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UBC Theses and Dissertations
Programming of adiposity in female offspring by maternal obesity and exercise Melanson, James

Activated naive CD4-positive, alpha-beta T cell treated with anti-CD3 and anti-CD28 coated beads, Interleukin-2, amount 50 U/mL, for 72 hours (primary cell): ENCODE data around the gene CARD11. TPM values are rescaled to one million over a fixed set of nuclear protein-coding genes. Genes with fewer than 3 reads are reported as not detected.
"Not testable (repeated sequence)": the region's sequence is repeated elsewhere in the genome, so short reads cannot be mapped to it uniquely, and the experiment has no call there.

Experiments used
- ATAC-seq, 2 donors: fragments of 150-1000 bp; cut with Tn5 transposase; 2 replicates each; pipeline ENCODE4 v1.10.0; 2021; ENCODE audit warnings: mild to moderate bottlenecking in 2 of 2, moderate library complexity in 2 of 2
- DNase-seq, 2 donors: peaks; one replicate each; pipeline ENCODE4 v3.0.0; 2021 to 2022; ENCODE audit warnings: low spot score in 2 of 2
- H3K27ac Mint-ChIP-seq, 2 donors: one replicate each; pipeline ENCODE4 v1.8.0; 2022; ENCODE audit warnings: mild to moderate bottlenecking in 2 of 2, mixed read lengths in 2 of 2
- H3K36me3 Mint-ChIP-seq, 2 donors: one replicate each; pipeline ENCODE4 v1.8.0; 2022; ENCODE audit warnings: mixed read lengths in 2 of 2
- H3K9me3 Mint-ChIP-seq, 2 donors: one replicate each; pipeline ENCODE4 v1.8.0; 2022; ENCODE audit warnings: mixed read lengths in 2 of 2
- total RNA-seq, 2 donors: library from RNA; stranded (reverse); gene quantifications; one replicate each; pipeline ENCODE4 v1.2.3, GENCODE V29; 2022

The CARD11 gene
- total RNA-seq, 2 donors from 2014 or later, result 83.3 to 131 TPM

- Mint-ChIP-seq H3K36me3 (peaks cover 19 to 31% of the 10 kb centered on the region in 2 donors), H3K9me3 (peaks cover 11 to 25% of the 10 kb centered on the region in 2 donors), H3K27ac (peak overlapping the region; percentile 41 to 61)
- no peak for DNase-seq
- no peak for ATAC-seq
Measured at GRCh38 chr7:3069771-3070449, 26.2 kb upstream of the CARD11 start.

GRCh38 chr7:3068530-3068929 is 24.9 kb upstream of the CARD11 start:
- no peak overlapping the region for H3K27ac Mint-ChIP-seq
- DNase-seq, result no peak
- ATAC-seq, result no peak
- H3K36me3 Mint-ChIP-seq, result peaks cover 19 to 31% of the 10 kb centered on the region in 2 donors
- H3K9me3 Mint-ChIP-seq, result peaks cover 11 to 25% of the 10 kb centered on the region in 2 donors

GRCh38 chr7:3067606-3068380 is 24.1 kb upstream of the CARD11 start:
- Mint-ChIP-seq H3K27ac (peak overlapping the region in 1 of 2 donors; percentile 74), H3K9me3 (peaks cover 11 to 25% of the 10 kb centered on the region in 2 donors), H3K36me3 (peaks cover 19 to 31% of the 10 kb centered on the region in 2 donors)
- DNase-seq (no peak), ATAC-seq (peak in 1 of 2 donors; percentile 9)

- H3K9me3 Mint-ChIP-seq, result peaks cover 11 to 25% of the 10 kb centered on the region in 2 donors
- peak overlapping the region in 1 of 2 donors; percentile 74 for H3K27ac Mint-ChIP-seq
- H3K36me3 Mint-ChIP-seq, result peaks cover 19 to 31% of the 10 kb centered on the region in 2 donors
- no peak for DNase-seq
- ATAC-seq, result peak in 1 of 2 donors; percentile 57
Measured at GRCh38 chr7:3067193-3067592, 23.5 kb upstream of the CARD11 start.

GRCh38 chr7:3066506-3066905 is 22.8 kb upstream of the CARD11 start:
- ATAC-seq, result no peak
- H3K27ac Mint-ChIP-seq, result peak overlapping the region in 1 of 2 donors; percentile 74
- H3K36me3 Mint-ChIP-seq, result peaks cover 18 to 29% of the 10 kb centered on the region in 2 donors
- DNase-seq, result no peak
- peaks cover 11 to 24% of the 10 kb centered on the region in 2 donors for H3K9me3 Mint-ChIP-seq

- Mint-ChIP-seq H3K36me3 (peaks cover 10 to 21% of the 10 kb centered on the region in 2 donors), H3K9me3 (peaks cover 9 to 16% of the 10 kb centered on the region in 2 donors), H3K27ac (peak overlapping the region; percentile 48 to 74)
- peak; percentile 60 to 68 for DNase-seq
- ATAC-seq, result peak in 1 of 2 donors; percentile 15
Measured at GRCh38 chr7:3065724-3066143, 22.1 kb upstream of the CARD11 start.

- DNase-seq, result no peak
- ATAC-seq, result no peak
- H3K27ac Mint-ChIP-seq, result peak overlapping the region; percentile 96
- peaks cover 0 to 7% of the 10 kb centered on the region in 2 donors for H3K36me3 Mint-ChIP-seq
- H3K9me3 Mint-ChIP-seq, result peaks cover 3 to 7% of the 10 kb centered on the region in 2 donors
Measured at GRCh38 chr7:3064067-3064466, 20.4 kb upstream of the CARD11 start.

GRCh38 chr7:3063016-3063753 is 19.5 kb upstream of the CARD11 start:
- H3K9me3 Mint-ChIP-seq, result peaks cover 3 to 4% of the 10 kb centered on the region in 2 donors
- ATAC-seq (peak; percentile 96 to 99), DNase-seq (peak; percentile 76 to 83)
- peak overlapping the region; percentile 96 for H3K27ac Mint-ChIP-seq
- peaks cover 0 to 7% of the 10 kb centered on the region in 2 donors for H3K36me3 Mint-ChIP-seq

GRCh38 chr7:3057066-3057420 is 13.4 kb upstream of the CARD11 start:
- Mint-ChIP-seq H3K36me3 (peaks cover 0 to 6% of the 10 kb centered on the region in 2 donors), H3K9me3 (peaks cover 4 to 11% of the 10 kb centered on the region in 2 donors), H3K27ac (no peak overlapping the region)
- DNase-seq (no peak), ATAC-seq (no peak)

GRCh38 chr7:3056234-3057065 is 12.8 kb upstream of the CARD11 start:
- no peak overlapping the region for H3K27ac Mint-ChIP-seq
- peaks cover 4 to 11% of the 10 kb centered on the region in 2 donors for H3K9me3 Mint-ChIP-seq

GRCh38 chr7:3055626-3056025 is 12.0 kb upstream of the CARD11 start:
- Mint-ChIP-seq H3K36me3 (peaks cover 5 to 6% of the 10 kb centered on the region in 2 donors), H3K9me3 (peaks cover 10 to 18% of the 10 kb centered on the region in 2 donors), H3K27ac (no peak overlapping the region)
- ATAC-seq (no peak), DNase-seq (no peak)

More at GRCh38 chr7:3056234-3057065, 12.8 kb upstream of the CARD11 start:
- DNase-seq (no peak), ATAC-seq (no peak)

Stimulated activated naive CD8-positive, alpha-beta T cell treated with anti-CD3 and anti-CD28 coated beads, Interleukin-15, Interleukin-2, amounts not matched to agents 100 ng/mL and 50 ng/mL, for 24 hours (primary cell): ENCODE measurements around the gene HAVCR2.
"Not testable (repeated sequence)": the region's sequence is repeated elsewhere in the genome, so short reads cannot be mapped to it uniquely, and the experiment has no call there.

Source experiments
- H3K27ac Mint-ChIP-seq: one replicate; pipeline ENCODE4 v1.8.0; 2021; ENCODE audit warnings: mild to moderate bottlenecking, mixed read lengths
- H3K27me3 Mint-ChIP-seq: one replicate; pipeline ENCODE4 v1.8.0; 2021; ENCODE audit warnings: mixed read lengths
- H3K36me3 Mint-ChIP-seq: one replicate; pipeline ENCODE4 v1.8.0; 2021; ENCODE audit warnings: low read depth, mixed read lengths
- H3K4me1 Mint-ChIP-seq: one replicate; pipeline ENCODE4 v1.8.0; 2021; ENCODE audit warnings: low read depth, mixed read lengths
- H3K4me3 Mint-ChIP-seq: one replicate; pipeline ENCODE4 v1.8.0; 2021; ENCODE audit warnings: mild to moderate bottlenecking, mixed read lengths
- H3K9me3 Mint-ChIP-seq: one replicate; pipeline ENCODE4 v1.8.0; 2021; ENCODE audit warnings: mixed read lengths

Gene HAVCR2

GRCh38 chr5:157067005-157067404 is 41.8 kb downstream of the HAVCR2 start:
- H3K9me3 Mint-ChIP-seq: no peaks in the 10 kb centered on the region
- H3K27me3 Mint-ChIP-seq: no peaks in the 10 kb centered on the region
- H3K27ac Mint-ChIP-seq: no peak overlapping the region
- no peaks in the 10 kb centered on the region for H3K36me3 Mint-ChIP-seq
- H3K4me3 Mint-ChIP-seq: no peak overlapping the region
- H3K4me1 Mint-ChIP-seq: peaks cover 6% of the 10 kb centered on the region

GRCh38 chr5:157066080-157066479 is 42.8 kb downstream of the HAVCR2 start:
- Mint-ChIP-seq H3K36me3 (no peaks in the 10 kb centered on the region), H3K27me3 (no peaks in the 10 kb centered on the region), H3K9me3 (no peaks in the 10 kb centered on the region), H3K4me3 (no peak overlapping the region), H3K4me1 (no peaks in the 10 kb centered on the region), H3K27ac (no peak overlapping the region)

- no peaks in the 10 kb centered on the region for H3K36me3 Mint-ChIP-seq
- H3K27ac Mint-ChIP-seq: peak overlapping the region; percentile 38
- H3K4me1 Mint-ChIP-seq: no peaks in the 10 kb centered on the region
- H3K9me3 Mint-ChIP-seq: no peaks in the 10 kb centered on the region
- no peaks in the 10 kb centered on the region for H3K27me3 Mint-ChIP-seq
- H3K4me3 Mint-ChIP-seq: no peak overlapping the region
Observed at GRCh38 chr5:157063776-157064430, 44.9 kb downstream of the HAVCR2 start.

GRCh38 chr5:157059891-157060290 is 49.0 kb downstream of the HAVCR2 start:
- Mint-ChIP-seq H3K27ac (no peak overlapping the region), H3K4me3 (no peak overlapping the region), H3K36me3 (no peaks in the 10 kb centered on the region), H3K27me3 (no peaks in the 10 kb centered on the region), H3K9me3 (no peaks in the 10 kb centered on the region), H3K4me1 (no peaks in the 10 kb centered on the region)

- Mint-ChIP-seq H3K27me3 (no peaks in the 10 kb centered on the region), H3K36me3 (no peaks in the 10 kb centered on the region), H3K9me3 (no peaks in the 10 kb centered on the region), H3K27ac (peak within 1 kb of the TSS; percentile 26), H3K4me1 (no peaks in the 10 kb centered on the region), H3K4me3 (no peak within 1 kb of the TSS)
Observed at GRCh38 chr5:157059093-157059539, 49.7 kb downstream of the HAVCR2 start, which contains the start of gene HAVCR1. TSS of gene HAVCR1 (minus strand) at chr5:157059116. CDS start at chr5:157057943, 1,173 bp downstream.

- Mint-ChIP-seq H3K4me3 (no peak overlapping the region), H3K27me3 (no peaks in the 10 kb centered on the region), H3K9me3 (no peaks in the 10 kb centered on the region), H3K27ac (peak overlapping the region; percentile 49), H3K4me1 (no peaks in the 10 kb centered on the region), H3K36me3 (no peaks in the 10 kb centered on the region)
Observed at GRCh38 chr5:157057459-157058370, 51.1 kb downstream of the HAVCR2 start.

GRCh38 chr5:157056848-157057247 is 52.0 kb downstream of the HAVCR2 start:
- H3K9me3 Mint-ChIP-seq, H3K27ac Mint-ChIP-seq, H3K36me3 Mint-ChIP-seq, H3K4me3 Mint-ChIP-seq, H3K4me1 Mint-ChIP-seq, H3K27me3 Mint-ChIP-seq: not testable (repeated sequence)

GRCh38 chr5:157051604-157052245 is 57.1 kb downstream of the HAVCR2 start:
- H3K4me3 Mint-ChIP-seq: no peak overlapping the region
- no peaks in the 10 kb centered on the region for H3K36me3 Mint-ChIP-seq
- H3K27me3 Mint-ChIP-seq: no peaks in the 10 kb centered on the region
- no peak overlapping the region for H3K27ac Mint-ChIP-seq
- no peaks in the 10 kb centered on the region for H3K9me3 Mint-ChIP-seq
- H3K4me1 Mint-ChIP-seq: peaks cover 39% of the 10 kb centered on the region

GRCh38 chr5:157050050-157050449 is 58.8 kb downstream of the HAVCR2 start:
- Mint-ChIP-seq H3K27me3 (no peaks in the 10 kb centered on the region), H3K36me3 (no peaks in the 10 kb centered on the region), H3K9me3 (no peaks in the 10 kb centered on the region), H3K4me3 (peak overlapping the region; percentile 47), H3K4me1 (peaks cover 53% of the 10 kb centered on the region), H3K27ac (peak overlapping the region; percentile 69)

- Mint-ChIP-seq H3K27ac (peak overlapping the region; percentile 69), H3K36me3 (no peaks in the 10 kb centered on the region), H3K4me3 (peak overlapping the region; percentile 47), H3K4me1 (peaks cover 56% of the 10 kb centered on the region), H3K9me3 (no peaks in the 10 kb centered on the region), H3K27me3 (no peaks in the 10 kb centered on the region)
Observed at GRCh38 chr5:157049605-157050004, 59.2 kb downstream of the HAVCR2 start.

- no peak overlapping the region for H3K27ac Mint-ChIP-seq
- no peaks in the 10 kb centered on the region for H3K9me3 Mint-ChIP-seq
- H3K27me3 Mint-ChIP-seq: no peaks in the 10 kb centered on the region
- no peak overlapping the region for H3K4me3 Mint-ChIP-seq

INTRODUCTION: In Canada, nearly half of women of child-bearing age are overweight (BMI 25-29.9 kg/m²) or obese (BMI ≥30 kg/m²). Current guidelines recommend moderate exercise for all pregnant women. However, little is known about the effect of exercise during pregnancy on the developing offspring. Rodent studies demonstrate that offspring from dams fed a high-fat diet have vessel-specific impairment in endothelium-dependent vascular function, greater adiposity, and impairments in glucose homeostasis. Further, offspring from exercised dams have improved glucose homeostasis. OBJECTIVE: In this thesis, I determined if maternal exercise during pregnancy mitigates the adverse effects of maternal obesity on offspring adiposity, glucose homeostasis, and vascular health in female offspring. METHODS: Dams (C57BL/6) were fed a control (10% energy from fat) or western diet (45% energy from fat) from weaning for 13 weeks and through breeding, pregnancy, and lactation. Just prior to breeding, dams were put into cages with or without a running wheel for voluntary exercise through breeding, pregnancy, and lactation. Offspring were weaned onto the control or western diet and maintained on the diet for 20 weeks; only female offspring were studied. Lean and fat mass were quantified by ¹H-NMR. Intraperitoneal insulin tolerance (IPITT), glucose tolerance (IPGTT) and insulin secretion tests (IPIST) were performed prior to the end of the feeding period. Vascular endothelial-dependent and independent dilatation were assessed ex vivo by isometric force measurements of aortic rings in response to phenylephrine, acetylcholine, and sodium nitroprusside. RESULTS: Weaning weights were greater in offspring from western-fed dams than control-fed dams. Control-fed offspring from western-fed dams had higher heart and kidney weights than those from control-fed dams. Control-fed offspring from exercised dams had higher blood glucose concentrations at IPGTT₃₀minutes than those from sedentary dams. Western-fed offspring from exercised dams had greater body weights, retroperitoneal fat weights, and Il10 mRNA in retroperitoneal adipose tissue, and lower blood glucose concentrations at IPGTT₉₀minutes than those from sedentary dams. Endothelium-dependent vasorelaxation of thoracic aortae was likely unaffected by maternal western diet or maternal exercise in control-fed and western-fed offspring. CONCLUSION: These findings suggest maternal exercise is beneficial in improving glucose homeostasis and adiposity in western-fed female offspring.
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